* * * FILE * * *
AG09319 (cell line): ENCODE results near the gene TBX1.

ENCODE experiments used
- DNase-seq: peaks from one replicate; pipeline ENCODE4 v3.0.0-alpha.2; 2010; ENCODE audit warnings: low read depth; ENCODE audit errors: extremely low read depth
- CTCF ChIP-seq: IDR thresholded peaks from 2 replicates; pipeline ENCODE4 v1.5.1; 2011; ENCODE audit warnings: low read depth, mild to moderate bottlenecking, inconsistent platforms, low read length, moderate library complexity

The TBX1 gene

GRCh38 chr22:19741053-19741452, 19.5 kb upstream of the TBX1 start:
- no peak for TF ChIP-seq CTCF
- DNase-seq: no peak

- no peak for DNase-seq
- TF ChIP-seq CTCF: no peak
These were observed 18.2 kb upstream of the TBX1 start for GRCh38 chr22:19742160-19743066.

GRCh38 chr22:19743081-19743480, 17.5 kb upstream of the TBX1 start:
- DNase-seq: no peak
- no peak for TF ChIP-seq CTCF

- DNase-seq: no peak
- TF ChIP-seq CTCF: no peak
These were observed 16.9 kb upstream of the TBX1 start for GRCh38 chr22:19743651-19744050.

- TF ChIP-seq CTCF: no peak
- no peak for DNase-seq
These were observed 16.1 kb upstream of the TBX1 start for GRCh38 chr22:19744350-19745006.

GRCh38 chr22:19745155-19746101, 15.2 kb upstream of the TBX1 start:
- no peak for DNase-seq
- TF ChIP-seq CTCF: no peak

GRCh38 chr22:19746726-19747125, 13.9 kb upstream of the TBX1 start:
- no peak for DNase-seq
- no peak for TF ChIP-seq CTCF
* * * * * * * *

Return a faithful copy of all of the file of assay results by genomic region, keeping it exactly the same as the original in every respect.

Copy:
AG09319 (cell line): ENCODE results near the gene TBX1.

ENCODE experiments used
- DNase-seq: peaks from one replicate; pipeline ENCODE4 v3.0.0-alpha.2; 2010; ENCODE audit warnings: low read depth; ENCODE audit errors: extremely low read depth
- CTCF ChIP-seq: IDR thresholded peaks from 2 replicates; pipeline ENCODE4 v1.5.1; 2011; ENCODE audit warnings: low read depth, mild to moderate bottlenecking, inconsistent platforms, low read length, moderate library complexity

The TBX1 gene

GRCh38 chr22:19741053-19741452, 19.5 kb upstream of the TBX1 start:
- no peak for TF ChIP-seq CTCF
- DNase-seq: no peak

- no peak for DNase-seq
- TF ChIP-seq CTCF: no peak
These were observed 18.2 kb upstream of the TBX1 start for GRCh38 chr22:19742160-19743066.

GRCh38 chr22:19743081-19743480, 17.5 kb upstream of the TBX1 start:
- DNase-seq: no peak
- no peak for TF ChIP-seq CTCF

- DNase-seq: no peak
- TF ChIP-seq CTCF: no peak
These were observed 16.9 kb upstream of the TBX1 start for GRCh38 chr22:19743651-19744050.

- TF ChIP-seq CTCF: no peak
- no peak for DNase-seq
These were observed 16.1 kb upstream of the TBX1 start for GRCh38 chr22:19744350-19745006.

GRCh38 chr22:19745155-19746101, 15.2 kb upstream of the TBX1 start:
- no peak for DNase-seq
- TF ChIP-seq CTCF: no peak

GRCh38 chr22:19746726-19747125, 13.9 kb upstream of the TBX1 start:
- no peak for DNase-seq
- no peak for TF ChIP-seq CTCF